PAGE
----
This world is full of people who dedicate their lives to helping others. It is admirable, and even more so when they share their stories with us. We need the seeds of hope to grow, and inspirational posts like these is the water that let us reach the sun.
My name is Eli and I’m a license social worker in clinical practice at a OMH facility in NY. I graduated with a Masters in Social Work in 2011. And I recently joined a psychoanalytic institute for further education and training.
The voice broke the calm in the waiting-room. Sam looked up at the woman who had spoken. Her hair was long and blond and she wore a purple business suit with heels. Standing up, he met her at the doorway. She smiled as she stretched out her hand for him to shake and said, “My name’s Nicole and I’m going to be your therapist”. Sam shook her hand and smiled nervously.
Following her down the hall, he entered her office. Inside were two comfy pink chairs. A sign on the wall promoted relaxation and a round coffee table sat in the corner.
“Pick one” Nicole said still smiling, this time looking a bit nervous herself. Some of Sam’s unease settled at their shared nervousness.
“I’ll take this one” Sam said as he sat down. He held the arms of the chair as he sat down, trying not to fall back into the cushion. He didn’t want to get too comfortable, after all, he didn’t know if he could trust her. It was hard to tell after only three minutes.
“I’ll take the other couch. I don’t like sitting on the office chair. It creates this illusion that I am the expert with all the answers and you’re the patient. In reality all the answers are within you. The only thing I can do is help you explore them.”
He liked this concept and her words made him feel calm. She seemed genuine.
She moved the chair over to Sam’s and leaned back, crossing her legs. “So tell me, what brings you here? Tell me a little about yourself?”
Sam sat silently. He wasn’t sure if this was just an opening remark and then she would bombard him with questions or if she was sincerely interested in his background and difficulties. After a few seconds of silence Sam began, “Okay, it was six years ago when I lost it”. Sam paused. He looked up to see Nicole’s reaction. She was sitting straight with her hands on her knees. She looked sincere and attentive, waiting for Sam to continue. “I thought I was being poisoned” Sam paused again. He needed to see her facial expression. Does she think I’m crazy? Her concern seemed true which pleased Sam.
He took a deep breath and wanted to continue talking but a flash back interrupted his train of thought. He remembered what he felt when he thought everyone was going to annihilate and ostracize him. Forgetting where he was, he began reliving the fear. The old debate returned to his mind. Which was worse, death or being exiled? Moments later he concluded that annihilation would be worse. Living in loneliness is worse than death.
He sat there quietly, caught in his thoughts. Nicole didn’t want to interrupt him. But after five minutes of silence, she gave in. “That must have been so scary.”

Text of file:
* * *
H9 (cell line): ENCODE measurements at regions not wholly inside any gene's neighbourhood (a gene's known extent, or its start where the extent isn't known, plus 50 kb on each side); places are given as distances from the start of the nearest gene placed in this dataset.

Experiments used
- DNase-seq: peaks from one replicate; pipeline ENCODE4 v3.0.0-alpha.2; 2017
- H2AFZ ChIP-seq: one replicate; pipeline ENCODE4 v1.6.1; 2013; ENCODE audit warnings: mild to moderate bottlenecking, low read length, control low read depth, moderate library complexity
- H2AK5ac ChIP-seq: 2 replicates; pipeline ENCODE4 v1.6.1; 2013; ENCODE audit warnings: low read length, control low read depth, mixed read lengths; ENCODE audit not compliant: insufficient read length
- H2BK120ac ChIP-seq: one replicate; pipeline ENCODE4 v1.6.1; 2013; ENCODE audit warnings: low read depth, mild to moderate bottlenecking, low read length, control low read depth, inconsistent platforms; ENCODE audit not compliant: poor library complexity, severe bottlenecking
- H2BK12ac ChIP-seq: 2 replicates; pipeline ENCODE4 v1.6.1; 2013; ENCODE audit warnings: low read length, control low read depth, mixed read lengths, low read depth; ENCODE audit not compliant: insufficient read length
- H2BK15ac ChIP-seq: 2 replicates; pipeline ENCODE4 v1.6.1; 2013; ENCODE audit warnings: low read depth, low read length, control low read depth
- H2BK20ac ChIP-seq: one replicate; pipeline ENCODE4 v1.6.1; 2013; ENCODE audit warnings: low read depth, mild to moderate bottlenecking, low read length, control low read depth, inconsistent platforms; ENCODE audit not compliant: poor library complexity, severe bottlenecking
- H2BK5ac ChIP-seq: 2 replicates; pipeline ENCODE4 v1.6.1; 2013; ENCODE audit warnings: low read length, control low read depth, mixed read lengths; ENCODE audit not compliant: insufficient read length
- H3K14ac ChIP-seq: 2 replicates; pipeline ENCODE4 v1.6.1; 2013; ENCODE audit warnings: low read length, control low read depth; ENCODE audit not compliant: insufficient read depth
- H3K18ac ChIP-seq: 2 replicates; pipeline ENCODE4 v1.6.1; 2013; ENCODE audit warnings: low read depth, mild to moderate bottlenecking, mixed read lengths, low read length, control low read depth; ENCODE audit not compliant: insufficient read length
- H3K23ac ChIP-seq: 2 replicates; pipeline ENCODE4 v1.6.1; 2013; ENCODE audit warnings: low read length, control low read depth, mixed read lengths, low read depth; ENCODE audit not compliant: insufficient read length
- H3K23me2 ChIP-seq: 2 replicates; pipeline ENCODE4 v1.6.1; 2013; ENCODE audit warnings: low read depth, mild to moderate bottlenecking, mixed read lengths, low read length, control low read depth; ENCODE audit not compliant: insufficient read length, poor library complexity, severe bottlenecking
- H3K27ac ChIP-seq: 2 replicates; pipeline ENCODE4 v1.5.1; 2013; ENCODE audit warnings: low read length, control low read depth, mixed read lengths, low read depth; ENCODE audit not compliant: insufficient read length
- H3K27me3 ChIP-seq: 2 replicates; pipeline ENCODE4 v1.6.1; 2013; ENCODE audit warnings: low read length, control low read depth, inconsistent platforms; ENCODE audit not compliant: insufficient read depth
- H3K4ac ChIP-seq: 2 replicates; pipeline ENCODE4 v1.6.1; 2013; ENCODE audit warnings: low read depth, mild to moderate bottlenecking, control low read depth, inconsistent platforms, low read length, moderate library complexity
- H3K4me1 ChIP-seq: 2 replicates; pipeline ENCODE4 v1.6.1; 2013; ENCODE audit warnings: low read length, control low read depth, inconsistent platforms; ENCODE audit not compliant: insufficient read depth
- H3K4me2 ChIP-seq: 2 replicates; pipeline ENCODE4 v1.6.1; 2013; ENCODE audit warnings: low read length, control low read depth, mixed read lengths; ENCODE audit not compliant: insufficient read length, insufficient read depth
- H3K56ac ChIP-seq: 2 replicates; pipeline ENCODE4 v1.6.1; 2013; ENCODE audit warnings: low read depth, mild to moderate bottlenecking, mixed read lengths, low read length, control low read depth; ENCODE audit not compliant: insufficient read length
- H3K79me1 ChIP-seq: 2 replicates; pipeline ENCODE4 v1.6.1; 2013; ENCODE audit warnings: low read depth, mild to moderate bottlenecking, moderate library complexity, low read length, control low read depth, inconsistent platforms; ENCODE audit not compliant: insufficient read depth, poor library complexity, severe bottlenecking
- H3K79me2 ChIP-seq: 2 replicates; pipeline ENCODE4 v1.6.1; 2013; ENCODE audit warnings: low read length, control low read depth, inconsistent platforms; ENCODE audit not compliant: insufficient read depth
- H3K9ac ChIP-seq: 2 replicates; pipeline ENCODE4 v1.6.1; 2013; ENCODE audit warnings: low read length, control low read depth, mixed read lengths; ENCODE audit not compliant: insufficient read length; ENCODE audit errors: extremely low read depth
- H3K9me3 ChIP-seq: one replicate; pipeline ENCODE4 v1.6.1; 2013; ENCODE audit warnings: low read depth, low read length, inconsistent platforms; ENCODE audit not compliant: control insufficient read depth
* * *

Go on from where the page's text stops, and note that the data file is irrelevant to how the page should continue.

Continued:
Sam whipped his head back to her. He felt like he was suddenly being woken in the middle of a dream. His breath was shallow. Where was he? He felt himself reentering his own body. Taking a deep breath he oriented himself and composed his thoughts “Yeah, it was or is, scary.”
Sighing, he continued. “You see, my parents and wife are very religious.” Scrunching his face together, he could feel the pain behind his words, “and that’s what triggered it. I have been living a faithless life, pretending to be religious. Everything I did was make believe. I felt like I a heretic. Then I felt like I just couldn’t go on the way I was going. The world just felt unreal. I thought is this the only way to live? Was there a way out of the ghetto? Then there were times that I would hope that I could somehow force belief into me and rid myself of this atheistic gene. ”
Sam took a breath and Nicole took the opportunity to reflect. “So it sounds like you didn’t feel authentic. You were just going along with your parent’s dreams trying to fulfill their dreams and trying to forget about your own needs.”
“Yeah. I was so scared to share my feelings with my wife. I feared she would just leave me.”
“So you had nobody to share your true feelings with.”
“Exactly! I had so many existential questions and I felt religion was just stifling me. It was so predictable. But if I would voice my feelings, everybody would think I’d lost it. The questions were pressing me until I couldn’t handle it. I became paranoid and believed I was being poisoned. But really I was being poisoned emotionally.”
Looking at the clock, Nicole stood up, and stretched out her hand. “Our time is up. I think we should begin next week here.”
She shook Sam’s hand good bye, and opened the door to the hallway. “I hope to see you next week on Friday at Ten o’clock.”
“Great. Thanks so much!”
As Sam left, he thought this was the first time he’d honestly voiced his true feelings and they were heard.
- Inside the Therapy Session I (thinkingthoughtsdotorg.wordpress.com)